This immersive exhibition will examine the life and work of the modernist painter dubbed “India’s Picasso.” Celebrating his versatility as an artist, thinker and writer, the show juxtaposes his wooden toys, paintings, photographs, letters and snippets from his films with collages, letters and poetry that shaped his vision of India as a richly layered “cultural mosaic.”

Magazzini del Sale

“Net Making” — Co-curated by Viktoria Bavykina and Max Gorbatskyi

Two years into the Russian invasion, the Ukraine Pavilion will present a group show sharing similarities with the Biennale’s “Foreigner’s Everyone” theme. Showcasing a diverse range of voices responding to the effects of war, the exhibition title refers to the practice of citizens of all ages and backgrounds meeting to weave camouflage nets — a symbol of the collective resistance of everyday Ukrainians.

Ukraine Pavilion

“Neither Nor” — Ai Weiwei


This exhibition traces the creative career of Ai Weiwei, from 2006 to today, featuring a large selection of new works made between 2019 and 2023 using LEGO bricks alongside historical works made from porcelain, wood, marble, bamboo, and assemblages of different materials.

Galleria Continua, San Gimignano

“The Spirits of Maritime Crossing”

Presented by the Bangkok Art Biennale Foundation in advance of the city’s own biennale in October, “The Spirits of Maritime Crossing” brings together 15 artists from the Global South from countries such as Thailand, Laos, Cambodia, Vietnam, Myanmar and Singapore to explore themes of diaspora, displacement, and colonialism through the lens of ocean and sea travel. Spanning performance, painting, film and sculpture, the exhibition also draws parallels Venice and Bangkok, with the latter being known as the “Venice of the East” due to its network of canals (khlongs) where people live, work and travel on a daily basis.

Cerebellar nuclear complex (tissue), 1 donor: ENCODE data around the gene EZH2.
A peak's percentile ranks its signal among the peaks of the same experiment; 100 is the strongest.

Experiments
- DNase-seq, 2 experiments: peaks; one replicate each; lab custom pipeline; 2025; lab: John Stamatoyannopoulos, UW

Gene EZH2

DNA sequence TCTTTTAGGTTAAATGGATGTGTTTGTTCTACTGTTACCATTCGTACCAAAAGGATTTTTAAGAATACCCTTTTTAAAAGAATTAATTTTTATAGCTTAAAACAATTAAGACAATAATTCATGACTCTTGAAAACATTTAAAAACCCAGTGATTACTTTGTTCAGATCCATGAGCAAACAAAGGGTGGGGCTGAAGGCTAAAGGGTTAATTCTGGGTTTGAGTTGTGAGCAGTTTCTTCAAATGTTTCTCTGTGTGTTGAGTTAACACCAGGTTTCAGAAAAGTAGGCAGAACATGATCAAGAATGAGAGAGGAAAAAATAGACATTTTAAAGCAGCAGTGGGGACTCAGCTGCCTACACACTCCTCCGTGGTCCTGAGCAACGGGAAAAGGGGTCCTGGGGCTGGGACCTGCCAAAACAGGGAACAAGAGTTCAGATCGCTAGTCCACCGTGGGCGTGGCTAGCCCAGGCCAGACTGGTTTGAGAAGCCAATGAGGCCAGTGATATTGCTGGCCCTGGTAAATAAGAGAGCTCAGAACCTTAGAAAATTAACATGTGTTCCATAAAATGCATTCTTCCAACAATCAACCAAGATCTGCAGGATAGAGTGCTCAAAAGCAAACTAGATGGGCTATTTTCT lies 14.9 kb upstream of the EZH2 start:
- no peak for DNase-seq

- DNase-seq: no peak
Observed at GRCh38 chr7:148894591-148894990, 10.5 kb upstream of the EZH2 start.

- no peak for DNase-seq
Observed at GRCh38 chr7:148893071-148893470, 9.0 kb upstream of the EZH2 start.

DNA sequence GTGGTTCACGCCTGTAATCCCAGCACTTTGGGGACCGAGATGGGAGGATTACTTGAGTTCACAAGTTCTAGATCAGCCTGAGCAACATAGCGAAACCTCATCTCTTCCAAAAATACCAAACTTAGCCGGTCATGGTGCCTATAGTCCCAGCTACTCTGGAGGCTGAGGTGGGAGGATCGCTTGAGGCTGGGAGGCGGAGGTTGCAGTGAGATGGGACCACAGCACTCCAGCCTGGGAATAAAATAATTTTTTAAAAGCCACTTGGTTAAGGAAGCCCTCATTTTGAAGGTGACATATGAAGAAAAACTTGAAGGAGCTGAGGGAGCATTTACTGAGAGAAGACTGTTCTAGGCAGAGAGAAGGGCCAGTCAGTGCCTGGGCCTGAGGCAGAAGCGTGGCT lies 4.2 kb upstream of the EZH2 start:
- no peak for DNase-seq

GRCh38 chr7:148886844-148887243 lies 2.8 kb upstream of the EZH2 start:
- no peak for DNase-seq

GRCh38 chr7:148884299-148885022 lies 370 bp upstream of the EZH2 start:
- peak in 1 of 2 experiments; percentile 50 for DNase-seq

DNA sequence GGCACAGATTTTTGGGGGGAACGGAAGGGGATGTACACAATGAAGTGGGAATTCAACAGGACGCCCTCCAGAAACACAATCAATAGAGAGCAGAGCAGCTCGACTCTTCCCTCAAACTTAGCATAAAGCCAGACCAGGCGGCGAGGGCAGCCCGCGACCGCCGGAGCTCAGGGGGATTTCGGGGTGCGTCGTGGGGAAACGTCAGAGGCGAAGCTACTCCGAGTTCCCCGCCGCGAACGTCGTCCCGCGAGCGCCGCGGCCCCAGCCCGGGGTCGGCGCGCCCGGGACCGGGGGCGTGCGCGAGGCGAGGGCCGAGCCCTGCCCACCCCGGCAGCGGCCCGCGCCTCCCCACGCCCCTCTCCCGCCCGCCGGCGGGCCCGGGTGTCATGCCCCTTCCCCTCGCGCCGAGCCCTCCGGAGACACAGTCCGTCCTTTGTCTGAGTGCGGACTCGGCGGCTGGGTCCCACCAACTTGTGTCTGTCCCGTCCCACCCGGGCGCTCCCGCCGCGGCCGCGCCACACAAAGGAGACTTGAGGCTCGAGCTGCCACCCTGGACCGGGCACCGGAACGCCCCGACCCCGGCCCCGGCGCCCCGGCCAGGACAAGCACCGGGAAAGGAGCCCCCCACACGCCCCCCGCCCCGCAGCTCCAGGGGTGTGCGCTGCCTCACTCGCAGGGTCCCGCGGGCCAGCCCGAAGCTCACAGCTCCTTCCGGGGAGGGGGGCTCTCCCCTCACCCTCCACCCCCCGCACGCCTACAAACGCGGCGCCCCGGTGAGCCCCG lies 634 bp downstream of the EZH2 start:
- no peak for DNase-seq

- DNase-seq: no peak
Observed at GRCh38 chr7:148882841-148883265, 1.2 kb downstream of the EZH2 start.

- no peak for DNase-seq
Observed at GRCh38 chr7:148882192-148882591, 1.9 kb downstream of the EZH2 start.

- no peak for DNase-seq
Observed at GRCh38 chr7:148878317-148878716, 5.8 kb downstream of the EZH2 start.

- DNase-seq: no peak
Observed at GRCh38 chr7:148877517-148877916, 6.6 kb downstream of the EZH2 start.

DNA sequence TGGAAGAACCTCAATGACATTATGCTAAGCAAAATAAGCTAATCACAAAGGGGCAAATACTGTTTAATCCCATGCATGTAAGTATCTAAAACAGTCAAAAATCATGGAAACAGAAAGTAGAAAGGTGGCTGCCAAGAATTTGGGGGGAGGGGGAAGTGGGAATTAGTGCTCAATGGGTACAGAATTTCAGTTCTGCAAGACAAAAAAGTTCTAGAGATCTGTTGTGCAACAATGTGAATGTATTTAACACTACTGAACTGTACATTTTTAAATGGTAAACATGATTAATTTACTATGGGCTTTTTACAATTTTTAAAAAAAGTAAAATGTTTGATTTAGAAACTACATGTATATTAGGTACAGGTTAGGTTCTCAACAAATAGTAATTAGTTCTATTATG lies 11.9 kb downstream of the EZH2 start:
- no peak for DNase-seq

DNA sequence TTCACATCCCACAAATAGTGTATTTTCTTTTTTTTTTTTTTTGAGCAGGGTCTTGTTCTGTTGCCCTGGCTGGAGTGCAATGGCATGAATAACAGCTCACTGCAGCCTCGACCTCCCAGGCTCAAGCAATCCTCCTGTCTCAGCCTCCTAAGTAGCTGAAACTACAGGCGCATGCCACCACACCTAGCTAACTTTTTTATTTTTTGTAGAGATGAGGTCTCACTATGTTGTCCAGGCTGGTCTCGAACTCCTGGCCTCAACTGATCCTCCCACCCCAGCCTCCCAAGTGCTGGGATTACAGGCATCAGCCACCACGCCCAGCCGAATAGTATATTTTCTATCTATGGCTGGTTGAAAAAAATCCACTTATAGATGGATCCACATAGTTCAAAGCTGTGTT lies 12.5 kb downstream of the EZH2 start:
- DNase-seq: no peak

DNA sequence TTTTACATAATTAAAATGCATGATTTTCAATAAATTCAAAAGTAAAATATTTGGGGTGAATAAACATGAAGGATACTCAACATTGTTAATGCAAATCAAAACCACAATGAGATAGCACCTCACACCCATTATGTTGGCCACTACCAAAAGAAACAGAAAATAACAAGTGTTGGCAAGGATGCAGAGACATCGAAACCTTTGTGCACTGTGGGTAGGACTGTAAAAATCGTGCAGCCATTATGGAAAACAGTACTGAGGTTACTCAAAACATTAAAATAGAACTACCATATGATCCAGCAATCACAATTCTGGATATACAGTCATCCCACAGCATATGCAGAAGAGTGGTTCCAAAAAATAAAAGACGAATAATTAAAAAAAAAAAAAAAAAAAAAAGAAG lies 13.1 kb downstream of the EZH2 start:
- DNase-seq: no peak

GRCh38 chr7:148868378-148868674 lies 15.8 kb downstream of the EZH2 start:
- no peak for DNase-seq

Palazzo Smith Mangilli Valmarana

“Odorama Cities” — Koo Jeong A

During the summer of 2023, Koo collected scent memories for “Odorama Cities” by asking people for their “scent memory of Korea.” More than 600 written statements were received in response, which were then translated into 17 distinct scents created specifically for the pavilion. Each will be experienced alongside installations including mirroring infinity symbols, two floating wooden möbius-shaped sculptures and a levitating, scent-diffusing bronze figure.

South Korean Pavilion

“The Arch within the Arc” — Rick Lowe

The first solo exhibition in Italy of Houston-based artist Rick Lowe takes place at Palazzo Grimani, home to a large collection of 16th-century Greek and Roman sculpture. Inspired by the surroundings, Lowe has created a series of paintings reflecting the aesthetic influence of ancient and pre-modern architecture alongside the urban planning of Venice and the experience of moving through the city and its waterways.

Museo di Palazzo Grimani